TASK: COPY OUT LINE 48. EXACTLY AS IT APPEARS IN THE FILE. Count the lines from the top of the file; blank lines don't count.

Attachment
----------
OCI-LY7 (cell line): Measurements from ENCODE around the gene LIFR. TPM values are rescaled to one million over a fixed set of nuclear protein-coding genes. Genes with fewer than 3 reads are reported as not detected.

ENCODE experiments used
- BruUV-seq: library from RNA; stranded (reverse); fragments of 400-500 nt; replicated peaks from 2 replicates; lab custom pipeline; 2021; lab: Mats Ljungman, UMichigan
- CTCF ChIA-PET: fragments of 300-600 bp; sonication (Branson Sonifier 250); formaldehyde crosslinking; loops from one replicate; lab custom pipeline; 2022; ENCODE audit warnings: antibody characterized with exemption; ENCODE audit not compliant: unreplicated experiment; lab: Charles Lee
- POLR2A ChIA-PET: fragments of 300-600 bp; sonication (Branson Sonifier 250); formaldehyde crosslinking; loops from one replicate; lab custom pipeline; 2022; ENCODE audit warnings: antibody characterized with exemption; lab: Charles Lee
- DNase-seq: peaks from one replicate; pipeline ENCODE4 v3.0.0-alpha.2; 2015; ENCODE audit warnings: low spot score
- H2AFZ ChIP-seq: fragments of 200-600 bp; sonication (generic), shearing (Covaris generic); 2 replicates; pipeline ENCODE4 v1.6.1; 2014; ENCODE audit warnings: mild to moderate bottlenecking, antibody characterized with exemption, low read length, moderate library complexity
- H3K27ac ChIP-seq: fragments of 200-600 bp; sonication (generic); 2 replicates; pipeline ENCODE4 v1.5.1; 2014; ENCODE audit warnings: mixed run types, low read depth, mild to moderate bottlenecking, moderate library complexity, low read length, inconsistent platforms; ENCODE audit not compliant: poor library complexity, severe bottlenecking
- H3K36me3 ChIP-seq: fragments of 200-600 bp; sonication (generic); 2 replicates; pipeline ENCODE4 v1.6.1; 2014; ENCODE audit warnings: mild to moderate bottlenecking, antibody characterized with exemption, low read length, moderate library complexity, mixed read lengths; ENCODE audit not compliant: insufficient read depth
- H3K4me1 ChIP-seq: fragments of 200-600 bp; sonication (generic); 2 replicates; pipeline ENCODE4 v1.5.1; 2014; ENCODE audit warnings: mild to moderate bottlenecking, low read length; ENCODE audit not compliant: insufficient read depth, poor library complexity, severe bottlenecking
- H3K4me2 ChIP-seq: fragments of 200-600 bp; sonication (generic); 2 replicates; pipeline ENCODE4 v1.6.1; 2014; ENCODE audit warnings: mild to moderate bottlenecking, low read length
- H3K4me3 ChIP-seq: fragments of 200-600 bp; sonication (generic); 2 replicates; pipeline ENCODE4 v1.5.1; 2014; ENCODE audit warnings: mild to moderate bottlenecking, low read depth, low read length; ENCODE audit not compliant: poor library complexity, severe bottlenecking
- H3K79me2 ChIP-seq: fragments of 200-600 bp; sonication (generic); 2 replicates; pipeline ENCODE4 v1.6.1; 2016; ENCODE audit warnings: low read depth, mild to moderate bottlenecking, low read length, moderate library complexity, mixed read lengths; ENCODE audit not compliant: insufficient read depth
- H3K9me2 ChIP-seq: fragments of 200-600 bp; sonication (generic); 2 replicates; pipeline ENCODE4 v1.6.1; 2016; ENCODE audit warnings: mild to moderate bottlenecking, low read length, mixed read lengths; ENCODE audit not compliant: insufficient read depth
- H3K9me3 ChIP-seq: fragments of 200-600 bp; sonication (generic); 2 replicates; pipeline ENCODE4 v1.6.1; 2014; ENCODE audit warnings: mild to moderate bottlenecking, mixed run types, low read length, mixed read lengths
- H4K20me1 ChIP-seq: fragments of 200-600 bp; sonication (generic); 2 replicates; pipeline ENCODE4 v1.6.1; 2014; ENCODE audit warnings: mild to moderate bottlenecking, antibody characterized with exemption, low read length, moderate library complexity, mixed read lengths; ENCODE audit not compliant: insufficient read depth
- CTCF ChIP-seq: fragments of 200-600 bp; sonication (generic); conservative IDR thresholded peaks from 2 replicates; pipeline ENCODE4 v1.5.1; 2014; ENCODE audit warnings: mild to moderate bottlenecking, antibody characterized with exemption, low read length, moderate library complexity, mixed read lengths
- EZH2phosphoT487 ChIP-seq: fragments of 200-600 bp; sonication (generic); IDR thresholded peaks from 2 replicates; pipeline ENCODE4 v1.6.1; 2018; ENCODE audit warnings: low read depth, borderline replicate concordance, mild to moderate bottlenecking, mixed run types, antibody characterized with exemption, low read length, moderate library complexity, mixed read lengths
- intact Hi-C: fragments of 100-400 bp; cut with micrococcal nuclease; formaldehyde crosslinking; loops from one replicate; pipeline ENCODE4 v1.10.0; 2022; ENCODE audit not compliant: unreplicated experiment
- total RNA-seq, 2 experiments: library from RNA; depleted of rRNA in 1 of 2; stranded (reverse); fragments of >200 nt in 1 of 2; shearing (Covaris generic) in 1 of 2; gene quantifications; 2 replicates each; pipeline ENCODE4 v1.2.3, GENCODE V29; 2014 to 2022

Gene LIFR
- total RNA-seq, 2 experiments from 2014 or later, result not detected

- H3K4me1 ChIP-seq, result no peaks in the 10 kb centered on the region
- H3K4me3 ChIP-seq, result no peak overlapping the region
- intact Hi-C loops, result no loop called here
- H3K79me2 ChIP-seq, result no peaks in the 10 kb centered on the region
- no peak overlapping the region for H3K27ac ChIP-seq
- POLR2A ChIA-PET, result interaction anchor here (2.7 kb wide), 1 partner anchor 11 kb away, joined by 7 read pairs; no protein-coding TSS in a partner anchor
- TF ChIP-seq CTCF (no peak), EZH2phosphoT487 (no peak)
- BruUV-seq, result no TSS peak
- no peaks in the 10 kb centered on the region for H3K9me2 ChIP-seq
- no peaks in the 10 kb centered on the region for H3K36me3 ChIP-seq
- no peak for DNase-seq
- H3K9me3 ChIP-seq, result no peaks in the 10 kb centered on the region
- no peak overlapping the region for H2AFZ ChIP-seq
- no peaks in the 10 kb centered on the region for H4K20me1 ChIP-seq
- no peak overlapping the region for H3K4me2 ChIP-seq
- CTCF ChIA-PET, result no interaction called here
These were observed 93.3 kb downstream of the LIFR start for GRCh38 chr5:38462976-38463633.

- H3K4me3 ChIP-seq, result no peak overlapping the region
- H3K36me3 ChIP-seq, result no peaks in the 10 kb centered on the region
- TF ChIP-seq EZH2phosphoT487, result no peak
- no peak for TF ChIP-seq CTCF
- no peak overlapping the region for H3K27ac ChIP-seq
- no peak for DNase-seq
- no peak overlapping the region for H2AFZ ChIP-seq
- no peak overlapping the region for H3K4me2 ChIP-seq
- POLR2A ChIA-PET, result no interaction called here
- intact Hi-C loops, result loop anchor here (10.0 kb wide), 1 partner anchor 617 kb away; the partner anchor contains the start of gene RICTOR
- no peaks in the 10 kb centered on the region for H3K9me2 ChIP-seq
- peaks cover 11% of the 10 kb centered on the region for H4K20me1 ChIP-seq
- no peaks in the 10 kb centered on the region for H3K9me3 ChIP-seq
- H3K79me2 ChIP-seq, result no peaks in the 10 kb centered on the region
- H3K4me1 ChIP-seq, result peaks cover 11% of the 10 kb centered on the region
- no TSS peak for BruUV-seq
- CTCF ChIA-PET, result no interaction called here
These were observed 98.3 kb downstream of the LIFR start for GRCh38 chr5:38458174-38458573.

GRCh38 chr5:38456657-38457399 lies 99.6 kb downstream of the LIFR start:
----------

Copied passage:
- POLR2A ChIA-PET, result no interaction called here